Each chromosome is also presented as a graphical map by the Genome Viewer which provides you with graphical clickable maps of the 16 chromosomes and the mitochondrial genome. Beside the ORFs all other genetic elements like Tys, tRNAs, centromeres, repeats, pseudogenes are presented above (Watson strand) or below (Crick strand) a black line. The lower colour represents the type of feature. ORFs are tagged by the upper colour according to our ORF classification. Clicking on any feature will bring you directly to the feature report page. Vice versa you will be linked to the cutaway of the corresponding chromosome by clicking on the coordinates of the ORF/feature report page.

The S. cerevisiae PEDANT analysis (Protein Extraction, Description and Analysis Tool) is also available from here. Try the 'List of contigs' link in the left frame of PEDANT to choose the chromosome and get to 'list of orfs'. There you will find a report page for each ORF/protein with a collection of applied bioinformatics methods as well as a DNA viewer and a protein viewer.


Complementing the information that is available for a genomic substructure, such as chromosomes, ORFs, or genetic elements, CYGD provides a number of tables and graphics which comprise information about all ORFs sharing a common attribute.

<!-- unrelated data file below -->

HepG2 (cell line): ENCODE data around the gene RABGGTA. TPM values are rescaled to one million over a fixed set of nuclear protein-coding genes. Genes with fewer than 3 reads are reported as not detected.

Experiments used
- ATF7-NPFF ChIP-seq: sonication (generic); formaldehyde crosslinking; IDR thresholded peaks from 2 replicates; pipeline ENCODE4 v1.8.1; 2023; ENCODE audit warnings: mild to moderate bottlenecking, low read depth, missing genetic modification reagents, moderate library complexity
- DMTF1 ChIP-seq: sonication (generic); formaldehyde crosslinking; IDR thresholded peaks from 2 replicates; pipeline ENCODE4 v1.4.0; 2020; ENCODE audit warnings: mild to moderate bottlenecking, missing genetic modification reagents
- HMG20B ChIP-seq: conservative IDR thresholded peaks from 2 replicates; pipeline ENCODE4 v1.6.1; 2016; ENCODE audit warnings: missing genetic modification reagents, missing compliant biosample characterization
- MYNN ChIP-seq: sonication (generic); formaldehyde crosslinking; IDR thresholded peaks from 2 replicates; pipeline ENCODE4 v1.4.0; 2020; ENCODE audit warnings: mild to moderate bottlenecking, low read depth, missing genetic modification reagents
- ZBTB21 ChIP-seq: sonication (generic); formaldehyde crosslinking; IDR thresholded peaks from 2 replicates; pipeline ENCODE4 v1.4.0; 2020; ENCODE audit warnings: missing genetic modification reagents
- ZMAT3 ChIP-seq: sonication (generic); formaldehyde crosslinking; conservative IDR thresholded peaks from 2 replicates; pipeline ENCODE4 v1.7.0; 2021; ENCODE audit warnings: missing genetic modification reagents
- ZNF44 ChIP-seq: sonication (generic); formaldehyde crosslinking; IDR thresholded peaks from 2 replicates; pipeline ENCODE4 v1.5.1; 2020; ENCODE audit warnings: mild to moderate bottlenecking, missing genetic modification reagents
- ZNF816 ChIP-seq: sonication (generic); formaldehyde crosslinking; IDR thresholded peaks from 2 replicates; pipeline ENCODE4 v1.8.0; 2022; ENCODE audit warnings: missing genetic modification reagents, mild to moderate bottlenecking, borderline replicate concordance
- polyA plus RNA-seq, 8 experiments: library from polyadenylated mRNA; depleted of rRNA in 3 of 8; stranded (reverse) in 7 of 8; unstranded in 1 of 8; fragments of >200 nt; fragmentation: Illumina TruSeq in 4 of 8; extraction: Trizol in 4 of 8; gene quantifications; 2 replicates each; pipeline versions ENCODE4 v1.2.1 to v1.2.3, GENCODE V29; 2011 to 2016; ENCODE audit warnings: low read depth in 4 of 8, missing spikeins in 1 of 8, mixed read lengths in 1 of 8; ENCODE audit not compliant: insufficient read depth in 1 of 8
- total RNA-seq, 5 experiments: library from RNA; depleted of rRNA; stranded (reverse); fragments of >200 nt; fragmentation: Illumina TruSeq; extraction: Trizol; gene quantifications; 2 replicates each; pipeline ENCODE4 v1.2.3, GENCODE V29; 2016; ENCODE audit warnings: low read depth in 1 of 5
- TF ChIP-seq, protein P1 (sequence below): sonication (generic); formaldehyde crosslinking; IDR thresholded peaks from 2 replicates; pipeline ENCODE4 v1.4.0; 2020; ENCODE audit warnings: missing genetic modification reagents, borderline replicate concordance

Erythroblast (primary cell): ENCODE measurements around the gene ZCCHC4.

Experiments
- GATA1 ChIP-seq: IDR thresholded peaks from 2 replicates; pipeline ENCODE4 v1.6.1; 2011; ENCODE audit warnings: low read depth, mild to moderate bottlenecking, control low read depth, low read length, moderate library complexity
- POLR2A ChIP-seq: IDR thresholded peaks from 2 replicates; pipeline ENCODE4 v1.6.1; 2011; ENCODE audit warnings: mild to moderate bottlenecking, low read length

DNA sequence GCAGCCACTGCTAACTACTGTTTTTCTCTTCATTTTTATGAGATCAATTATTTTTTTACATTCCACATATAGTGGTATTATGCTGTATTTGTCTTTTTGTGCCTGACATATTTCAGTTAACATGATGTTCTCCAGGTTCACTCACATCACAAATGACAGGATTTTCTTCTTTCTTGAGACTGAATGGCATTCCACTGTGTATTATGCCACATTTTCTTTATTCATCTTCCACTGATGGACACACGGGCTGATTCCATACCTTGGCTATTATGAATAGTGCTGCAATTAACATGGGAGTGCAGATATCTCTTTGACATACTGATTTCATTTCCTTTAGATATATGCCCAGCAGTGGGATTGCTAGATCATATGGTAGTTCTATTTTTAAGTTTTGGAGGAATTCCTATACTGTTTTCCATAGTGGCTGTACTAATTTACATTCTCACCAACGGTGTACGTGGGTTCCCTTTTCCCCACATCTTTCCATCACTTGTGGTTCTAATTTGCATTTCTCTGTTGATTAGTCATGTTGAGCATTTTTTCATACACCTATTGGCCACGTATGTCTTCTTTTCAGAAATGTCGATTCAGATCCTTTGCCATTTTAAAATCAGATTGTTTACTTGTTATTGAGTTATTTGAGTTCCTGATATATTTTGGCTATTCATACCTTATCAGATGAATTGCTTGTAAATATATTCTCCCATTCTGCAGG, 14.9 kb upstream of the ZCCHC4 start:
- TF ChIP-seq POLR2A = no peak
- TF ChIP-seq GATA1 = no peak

The wealth of complex information enclosed in the genome raises a need to categorize proteins, and to sort functionally, or structurally related proteins, or e.g. proteins that cause an equivalent phenotype in the corresponding deletion strains. MIPS has compiled a number of catalogues which use a standardized terminology and offer exactly that sorting of functionally or structurally related proteins. Moreover, together they contribute to a comprehensive view regarding a specific protein, its cellular role, and on the genetic and physiological context of this protein. Using the catalogues, yeast proteins can be browsed according to their affiliation to: a functional category, a protein complex, a protein class, a mutant phenotype, an interaction pattern, and a specific subcellular localization. Compiling the catalogues is an ongoing effort at MIPS. While the MIPS Complex-Catalogue in 1999 had been complemented by another 38 novel complexes, the MIPS Functional Categories Catalogue got even more sophisticated. The latter now comprises more than the double amount of sub- and subsub-categories (total 400) and allows precise standardized functional descriptions of a gene of interest.


CYGD continues to gradually build a compendium of pathways, and further models for physiological and genetic pathways provided by the yeast community have been collected and integrated into CYGD. Please, feel invited to contribute diagrams and working models!